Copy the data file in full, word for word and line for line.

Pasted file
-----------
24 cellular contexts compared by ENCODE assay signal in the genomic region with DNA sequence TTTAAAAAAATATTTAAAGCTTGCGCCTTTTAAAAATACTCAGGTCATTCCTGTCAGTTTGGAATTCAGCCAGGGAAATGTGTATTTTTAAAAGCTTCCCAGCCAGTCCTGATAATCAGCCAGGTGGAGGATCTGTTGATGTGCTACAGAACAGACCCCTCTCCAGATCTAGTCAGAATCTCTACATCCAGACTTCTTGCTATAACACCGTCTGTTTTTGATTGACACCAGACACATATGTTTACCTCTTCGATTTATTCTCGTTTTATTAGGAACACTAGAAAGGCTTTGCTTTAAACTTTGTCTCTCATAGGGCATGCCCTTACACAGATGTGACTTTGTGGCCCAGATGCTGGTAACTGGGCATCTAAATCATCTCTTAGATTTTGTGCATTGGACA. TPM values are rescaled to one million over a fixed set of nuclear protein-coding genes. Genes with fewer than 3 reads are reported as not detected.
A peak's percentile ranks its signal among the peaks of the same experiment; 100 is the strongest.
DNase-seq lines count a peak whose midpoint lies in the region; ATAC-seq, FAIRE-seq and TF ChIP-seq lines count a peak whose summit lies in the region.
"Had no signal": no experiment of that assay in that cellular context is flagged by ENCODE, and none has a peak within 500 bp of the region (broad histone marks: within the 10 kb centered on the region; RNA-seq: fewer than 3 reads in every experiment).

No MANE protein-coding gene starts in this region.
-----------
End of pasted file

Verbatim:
24 cellular contexts compared by ENCODE assay signal in the genomic region with DNA sequence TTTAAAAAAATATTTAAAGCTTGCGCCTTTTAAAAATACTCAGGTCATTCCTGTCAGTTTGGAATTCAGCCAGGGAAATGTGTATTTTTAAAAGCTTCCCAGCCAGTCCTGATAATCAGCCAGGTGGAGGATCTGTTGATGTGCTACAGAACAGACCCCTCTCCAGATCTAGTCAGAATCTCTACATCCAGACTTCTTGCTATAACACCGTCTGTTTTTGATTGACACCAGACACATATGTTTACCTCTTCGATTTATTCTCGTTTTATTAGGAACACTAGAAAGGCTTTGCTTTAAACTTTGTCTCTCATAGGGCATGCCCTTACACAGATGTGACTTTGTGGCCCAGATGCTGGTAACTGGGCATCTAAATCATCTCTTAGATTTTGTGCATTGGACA. TPM values are rescaled to one million over a fixed set of nuclear protein-coding genes. Genes with fewer than 3 reads are reported as not detected.
A peak's percentile ranks its signal among the peaks of the same experiment; 100 is the strongest.
DNase-seq lines count a peak whose midpoint lies in the region; ATAC-seq, FAIRE-seq and TF ChIP-seq lines count a peak whose summit lies in the region.
"Had no signal": no experiment of that assay in that cellular context is flagged by ENCODE, and none has a peak within 500 bp of the region (broad histone marks: within the 10 kb centered on the region; RNA-seq: fewer than 3 reads in every experiment).

No MANE protein-coding gene starts in this region.